Not all geometrids rely on camouflage. The larva of the magpie moth is brightly coloured. Birds that try to eat it find it distasteful and the warning colouration acts as reminder that they shouldn't make the same mistake twice.

White-lipped Snails

These striped snails will often climb into bushes either to graze on the algae that grows on the stems or to spend the driest months of the year in a state of dormancy called aestivation. Then they seal their shell opening with a layer of dried mucus and glue themselves to the stems.

White-lipped snails come in a variety of different shell colour banding patterns. Some, found most often on sand dunes, have no shell bands at all. The frequency of the different types varies from place to place and is thought be be related to camouflage (they are favourite food of thrushes), although exposure to sunshine may play a part to - snails with broad dark bands tend to heat up faster, plain pale shells are less likely to overheat.

Plant Galls

Bedeguar gall (aka moss gall) on wild roses

Wild roses in hedgerows often carry these mossy crimson growths, known as bedeguar or Robin's pincushion galls. They are caused by a tiny wasp that lays its eggs in leaf buds, inducing them to produce a mass of tissue where its grubs can grow and feed on special nutritive tissue that the plant produces.

This is the minute wasp that causes the growth, Diplolepis rosae. A large bedeguar gall will contain over thirty developing larvae but many never reach maturity because....

..... they are parasitised by this minute but deadly ichneumon wasp.

As the poet Jonathan Swift quipped:

"So nat'ralists observe, a flea
Hath smaller fleas that on him prey;
And these have smaller fleas to bite 'em
And so proceeds Ad infinitum."

More Galls

The strange growths on plants known as galls are induced by a variety of different organisms including fungi, flies and microscopic mites but the most elaborate are caused by gall wasps. The pink flying saucer-shaped galls and those that look like golden embroidered silk buttons on the oak leaf below are caused by two closely related species of gall wasp. The pink spherical gall is caused by a third species.

Some galls can be very destructive. This is the knopper gall, caused by a gall wasp that lays its eggs in very young acorns and causes them to develop into a gall that looks like green popcorn. Knopper gall wasps spend half of their life cycle on native oak trees and half on the introduced Turkey oak, which is cultivated in parks, botanic gardens and arboreta, so you tend to find knopper galls most frequently where the native and introduced oaks grow in close proximity.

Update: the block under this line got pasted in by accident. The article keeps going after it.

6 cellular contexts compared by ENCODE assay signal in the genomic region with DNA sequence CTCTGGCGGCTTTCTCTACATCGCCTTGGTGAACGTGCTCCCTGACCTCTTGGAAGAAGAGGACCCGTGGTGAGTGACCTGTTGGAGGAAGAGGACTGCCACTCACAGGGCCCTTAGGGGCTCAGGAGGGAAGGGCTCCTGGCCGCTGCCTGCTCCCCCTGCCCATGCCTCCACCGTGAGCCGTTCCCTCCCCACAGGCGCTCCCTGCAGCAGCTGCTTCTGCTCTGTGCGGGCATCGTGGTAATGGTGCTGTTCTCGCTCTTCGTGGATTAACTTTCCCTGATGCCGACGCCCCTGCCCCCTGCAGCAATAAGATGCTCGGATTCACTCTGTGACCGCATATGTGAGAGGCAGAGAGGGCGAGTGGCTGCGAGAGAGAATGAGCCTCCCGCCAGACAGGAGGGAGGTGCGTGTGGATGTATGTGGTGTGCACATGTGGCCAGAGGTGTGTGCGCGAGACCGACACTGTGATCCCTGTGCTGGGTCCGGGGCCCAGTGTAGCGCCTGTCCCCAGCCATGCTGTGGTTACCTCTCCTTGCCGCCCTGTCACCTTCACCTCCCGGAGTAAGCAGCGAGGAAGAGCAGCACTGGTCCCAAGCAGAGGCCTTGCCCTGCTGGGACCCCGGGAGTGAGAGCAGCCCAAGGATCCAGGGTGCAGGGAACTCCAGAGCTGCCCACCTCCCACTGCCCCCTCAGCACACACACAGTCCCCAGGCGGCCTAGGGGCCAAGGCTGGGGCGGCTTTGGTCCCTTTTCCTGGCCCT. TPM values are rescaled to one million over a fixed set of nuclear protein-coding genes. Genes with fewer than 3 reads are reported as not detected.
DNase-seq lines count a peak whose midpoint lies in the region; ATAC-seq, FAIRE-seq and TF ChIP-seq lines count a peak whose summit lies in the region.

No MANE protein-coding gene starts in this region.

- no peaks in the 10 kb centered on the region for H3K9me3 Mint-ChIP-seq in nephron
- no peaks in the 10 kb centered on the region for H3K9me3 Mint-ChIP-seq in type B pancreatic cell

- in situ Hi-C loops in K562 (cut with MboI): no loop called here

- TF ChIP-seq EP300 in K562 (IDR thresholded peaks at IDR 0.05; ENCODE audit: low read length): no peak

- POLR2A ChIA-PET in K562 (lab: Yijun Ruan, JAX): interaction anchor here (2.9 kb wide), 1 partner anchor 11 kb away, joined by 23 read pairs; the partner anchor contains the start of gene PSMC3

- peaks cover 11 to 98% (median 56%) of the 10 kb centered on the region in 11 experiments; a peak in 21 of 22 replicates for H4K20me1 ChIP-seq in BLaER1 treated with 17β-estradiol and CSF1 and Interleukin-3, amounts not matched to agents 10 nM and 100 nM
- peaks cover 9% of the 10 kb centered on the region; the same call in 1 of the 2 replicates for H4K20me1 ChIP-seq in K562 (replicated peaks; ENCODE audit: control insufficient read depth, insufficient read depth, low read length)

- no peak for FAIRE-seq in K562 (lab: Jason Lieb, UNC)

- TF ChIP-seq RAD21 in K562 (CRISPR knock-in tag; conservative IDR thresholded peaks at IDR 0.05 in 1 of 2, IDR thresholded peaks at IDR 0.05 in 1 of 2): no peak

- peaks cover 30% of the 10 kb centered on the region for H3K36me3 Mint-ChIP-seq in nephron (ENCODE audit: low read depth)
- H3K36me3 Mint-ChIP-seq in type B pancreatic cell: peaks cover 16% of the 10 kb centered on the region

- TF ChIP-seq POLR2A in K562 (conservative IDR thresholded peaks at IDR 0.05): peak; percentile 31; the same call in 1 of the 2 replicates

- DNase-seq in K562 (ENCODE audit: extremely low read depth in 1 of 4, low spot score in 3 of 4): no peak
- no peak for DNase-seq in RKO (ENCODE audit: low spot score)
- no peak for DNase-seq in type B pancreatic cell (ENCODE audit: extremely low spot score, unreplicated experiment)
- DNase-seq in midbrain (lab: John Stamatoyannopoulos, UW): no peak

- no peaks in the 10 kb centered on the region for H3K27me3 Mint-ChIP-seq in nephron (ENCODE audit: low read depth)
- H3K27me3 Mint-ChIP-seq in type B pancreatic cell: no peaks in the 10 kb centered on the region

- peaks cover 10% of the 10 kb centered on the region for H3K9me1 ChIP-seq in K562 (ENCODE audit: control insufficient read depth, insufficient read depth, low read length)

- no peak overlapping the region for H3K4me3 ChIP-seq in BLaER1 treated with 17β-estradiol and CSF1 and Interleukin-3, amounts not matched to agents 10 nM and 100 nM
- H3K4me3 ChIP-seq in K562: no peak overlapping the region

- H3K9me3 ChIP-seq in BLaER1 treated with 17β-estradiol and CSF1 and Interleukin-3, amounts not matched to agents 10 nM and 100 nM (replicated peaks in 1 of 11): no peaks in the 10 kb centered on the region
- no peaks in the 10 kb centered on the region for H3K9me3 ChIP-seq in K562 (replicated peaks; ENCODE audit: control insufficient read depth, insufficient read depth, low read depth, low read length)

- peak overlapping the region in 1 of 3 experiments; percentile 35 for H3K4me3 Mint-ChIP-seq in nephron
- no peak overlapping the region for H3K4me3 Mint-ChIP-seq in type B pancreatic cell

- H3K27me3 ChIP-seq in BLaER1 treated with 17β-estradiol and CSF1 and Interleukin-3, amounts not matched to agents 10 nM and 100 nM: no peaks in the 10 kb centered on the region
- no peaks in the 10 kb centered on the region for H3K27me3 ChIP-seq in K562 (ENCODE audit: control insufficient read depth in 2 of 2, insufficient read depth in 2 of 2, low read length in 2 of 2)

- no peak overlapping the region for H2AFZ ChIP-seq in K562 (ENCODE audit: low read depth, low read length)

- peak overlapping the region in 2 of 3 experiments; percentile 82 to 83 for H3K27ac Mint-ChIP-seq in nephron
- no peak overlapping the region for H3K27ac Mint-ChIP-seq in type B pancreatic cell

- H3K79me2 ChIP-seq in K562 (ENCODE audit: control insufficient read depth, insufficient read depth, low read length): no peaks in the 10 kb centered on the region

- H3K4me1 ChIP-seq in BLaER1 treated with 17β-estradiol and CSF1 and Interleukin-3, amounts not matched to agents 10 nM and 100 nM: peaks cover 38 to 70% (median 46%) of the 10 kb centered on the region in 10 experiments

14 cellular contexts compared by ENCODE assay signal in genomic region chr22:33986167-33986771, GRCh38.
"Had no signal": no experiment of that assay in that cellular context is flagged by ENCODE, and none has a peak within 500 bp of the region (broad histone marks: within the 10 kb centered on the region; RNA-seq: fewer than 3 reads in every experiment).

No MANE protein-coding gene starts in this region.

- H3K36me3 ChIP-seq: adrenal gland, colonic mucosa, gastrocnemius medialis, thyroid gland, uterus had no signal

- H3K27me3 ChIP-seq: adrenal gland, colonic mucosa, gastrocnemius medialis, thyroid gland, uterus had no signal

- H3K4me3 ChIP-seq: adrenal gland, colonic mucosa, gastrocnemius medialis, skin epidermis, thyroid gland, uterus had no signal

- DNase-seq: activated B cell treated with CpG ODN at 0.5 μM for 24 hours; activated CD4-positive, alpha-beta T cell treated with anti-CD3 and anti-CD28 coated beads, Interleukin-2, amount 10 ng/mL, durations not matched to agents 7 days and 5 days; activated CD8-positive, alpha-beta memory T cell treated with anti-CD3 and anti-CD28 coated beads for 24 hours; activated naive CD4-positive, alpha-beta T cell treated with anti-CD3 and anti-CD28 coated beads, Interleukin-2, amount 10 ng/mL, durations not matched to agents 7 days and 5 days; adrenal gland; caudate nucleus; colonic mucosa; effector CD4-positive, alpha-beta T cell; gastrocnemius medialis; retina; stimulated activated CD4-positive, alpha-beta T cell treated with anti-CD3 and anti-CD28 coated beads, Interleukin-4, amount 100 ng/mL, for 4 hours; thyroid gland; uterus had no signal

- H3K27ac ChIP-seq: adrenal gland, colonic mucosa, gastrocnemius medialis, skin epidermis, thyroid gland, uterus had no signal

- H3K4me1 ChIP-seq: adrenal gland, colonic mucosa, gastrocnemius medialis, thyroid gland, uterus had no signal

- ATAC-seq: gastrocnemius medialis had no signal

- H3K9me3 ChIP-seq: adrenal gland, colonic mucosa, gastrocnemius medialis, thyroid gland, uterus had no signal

This is the marble gall, accidentally introduced in the early 19th. century when the called, which are rich in tannin, were imported for the leather tanning industry. Here the wasp lays its eggs in a leaf bud, which develops into a woody sphere with the developing wasp inside. The exit hole, where the wasp has hatched, is clearly visible here. Blue tits learn to peck into these galls to eat the grubs in winter, when other food is hard to come by.
Several trees, such as sycamore, maple and alder (above) carry large numbers of small red pimple-like growths on their leaf surface in late summer.
These are pocket-like ingrowths caused by minute mites that feed and breed inside. Here you can see them emerging from the mouth of the pocket on the underside of the leaf, and .....
.... here you can see them highly magnified, under a microscope.

Native Trees for a Wildlife Garden

Native trees are a rich resource for insects, which use them as a food source, and for birds that feed on the insects. Large forest trees, like ash, oak or lime grow too large for all but the grandest gardens by there are several smaller natives that fit comfortably into a plot of any size and can even be grown in large containers.

Silver Birch

Attractive white bark, small leaves that turn lemon yellow in autumn and a graceful pendulous habit all year round make this a particular attractive species. It supports more species of insect than any other native tree apart from oak, so is a favourite feeding site for hungry blue tits and great tits in spring and summer. Over 80 species of moth caterpillar alone feed on its foliage. 

In spring the tree produces these long, slender catkins from the tips of its twigs and..... autumn silver birch trees carry catkins of small seeds that are a good source of food for ....
..... siskins ......
...... and redpolls. Once the supply of birch seeds runs out they'll turn their attention to your bird table if you supply niger seed.